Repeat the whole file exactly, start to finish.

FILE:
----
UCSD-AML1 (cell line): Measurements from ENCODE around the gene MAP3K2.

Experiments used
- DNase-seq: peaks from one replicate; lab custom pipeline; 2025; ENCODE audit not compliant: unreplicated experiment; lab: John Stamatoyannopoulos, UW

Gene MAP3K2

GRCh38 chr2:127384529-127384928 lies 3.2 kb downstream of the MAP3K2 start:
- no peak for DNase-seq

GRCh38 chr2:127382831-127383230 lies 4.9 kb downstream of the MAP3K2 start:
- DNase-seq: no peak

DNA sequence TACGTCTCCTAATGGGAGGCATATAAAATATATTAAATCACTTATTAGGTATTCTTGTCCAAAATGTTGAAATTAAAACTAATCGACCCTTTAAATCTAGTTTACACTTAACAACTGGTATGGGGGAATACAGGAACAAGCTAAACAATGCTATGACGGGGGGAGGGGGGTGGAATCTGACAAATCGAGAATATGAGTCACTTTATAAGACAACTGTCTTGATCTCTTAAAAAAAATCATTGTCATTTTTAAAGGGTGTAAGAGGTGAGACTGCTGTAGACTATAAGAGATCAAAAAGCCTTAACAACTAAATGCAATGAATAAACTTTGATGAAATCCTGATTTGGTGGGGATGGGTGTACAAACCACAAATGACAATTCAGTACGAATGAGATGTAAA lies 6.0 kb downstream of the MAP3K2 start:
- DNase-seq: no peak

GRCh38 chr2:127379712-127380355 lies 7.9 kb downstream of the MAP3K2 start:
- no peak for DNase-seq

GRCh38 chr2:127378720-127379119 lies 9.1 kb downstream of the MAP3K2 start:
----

UCSD-AML1 (cell line): Measurements from ENCODE around the gene MAP3K2.

Experiments used
- DNase-seq: peaks from one replicate; lab custom pipeline; 2025; ENCODE audit not compliant: unreplicated experiment; lab: John Stamatoyannopoulos, UW

Gene MAP3K2

GRCh38 chr2:127384529-127384928 lies 3.2 kb downstream of the MAP3K2 start:
- no peak for DNase-seq

GRCh38 chr2:127382831-127383230 lies 4.9 kb downstream of the MAP3K2 start:
- DNase-seq: no peak

DNA sequence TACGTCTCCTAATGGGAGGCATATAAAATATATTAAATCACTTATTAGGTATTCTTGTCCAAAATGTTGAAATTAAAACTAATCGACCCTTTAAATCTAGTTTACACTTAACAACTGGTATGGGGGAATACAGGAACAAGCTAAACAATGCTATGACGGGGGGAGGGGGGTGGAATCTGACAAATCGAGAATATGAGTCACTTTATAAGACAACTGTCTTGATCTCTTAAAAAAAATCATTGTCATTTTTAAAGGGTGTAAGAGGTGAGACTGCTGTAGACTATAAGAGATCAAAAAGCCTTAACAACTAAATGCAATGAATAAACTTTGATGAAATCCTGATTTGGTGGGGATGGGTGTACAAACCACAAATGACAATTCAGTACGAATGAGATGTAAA lies 6.0 kb downstream of the MAP3K2 start:
- DNase-seq: no peak

GRCh38 chr2:127379712-127380355 lies 7.9 kb downstream of the MAP3K2 start:
- no peak for DNase-seq

GRCh38 chr2:127378720-127379119 lies 9.1 kb downstream of the MAP3K2 start: